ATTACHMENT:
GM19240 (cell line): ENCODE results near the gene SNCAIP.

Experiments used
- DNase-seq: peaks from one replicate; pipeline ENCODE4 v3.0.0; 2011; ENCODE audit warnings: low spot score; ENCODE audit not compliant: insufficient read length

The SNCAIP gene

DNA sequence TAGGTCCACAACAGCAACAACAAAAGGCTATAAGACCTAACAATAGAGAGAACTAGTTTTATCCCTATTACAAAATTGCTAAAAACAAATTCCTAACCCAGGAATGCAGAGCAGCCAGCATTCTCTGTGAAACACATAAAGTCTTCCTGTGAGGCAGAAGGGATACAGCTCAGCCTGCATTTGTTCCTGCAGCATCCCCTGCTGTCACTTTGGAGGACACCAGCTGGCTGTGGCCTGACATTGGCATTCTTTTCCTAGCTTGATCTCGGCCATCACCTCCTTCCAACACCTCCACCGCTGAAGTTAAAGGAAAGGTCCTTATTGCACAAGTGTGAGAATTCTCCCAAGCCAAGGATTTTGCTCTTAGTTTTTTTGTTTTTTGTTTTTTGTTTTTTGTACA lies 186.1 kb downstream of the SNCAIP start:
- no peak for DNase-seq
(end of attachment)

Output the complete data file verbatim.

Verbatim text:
GM19240 (cell line): ENCODE results near the gene SNCAIP.

Experiments used
- DNase-seq: peaks from one replicate; pipeline ENCODE4 v3.0.0; 2011; ENCODE audit warnings: low spot score; ENCODE audit not compliant: insufficient read length

The SNCAIP gene

DNA sequence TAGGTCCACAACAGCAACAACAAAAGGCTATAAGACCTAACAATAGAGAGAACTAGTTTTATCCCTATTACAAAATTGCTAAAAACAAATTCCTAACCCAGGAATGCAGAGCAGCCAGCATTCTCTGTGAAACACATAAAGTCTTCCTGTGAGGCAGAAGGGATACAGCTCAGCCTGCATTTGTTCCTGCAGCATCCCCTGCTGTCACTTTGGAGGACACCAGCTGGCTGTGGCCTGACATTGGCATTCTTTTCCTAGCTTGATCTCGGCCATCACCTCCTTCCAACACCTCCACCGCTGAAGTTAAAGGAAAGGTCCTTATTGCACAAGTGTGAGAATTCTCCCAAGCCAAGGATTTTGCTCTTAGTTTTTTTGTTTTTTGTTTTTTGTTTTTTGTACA lies 186.1 kb downstream of the SNCAIP start:
- no peak for DNase-seq